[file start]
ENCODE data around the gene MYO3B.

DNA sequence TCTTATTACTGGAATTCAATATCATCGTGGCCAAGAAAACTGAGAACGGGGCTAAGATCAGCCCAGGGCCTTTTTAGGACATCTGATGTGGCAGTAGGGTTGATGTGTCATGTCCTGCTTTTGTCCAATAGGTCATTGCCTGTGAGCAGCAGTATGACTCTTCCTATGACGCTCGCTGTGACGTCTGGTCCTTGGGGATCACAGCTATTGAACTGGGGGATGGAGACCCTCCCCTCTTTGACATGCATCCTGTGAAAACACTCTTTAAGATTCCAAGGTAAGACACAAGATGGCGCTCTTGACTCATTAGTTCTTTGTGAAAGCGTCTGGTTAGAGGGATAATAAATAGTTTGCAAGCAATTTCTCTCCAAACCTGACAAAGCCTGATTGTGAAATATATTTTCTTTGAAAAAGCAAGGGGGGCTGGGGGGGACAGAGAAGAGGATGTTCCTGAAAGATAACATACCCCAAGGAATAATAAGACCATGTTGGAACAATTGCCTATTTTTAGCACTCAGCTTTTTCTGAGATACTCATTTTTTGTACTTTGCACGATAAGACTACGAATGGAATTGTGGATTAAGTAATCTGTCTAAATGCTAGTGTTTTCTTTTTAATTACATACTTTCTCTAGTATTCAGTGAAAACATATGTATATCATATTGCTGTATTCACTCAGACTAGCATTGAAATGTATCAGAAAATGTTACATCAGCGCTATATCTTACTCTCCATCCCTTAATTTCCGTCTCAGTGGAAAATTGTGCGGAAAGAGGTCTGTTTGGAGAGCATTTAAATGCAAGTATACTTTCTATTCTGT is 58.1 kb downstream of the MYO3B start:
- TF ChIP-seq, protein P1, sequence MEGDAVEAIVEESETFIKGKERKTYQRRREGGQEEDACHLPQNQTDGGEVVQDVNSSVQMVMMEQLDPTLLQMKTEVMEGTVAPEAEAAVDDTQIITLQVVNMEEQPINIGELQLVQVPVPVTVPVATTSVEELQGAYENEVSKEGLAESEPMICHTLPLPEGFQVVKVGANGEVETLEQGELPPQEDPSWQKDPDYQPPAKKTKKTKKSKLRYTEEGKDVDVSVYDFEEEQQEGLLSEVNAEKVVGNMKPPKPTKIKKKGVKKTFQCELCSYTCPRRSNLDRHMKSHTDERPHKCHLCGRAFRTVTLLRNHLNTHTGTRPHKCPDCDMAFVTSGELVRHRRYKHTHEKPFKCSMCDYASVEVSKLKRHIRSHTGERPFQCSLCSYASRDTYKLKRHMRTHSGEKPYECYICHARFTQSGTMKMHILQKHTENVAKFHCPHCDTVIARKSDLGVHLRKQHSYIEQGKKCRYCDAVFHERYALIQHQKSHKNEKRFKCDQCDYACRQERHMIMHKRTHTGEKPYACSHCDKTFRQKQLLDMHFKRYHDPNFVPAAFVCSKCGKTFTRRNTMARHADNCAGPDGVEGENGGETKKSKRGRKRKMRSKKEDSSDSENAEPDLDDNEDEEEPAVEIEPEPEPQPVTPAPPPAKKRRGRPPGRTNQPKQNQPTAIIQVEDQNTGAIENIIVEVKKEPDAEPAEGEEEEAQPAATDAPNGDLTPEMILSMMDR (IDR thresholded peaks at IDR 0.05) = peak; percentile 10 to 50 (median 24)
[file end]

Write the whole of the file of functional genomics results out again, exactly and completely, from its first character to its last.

ENCODE data around the gene MYO3B.

DNA sequence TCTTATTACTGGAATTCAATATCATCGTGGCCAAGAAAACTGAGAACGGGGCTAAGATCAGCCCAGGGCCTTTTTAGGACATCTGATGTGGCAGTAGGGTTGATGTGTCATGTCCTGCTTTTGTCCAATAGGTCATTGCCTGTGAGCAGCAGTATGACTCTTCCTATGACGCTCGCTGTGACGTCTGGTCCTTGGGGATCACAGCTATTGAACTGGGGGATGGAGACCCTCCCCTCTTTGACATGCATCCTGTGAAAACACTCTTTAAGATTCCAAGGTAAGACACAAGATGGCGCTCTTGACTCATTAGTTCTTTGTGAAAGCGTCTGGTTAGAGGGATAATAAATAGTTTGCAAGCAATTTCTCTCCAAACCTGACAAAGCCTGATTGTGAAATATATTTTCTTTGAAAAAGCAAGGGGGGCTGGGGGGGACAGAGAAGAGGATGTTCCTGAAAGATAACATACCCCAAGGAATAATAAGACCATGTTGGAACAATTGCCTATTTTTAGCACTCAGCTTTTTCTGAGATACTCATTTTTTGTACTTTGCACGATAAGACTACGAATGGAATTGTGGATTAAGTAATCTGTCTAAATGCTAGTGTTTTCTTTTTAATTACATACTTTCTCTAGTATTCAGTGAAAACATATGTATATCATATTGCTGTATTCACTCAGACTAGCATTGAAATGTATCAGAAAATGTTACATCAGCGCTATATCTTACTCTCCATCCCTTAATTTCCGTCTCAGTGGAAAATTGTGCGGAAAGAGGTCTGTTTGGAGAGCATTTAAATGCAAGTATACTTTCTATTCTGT is 58.1 kb downstream of the MYO3B start:
- TF ChIP-seq, protein P1, sequence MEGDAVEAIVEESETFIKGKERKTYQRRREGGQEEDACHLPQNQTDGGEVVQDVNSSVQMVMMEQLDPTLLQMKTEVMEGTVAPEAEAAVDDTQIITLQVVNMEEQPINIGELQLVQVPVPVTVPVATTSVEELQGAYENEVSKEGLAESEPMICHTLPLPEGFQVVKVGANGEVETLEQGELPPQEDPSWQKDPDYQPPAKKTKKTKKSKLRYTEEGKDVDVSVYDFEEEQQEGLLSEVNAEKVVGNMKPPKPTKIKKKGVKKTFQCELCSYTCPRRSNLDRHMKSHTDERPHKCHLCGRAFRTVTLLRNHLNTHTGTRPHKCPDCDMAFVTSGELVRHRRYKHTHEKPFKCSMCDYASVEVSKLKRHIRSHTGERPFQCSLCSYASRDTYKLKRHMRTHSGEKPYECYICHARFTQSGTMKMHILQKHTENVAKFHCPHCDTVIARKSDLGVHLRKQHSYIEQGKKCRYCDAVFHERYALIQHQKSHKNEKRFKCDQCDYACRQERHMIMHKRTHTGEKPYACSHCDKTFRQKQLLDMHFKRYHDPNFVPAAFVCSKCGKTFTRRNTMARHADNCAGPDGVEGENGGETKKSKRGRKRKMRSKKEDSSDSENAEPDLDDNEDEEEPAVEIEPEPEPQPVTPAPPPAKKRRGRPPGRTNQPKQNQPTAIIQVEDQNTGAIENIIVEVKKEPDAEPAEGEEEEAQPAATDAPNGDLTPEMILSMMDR (IDR thresholded peaks at IDR 0.05) = peak; percentile 10 to 50 (median 24)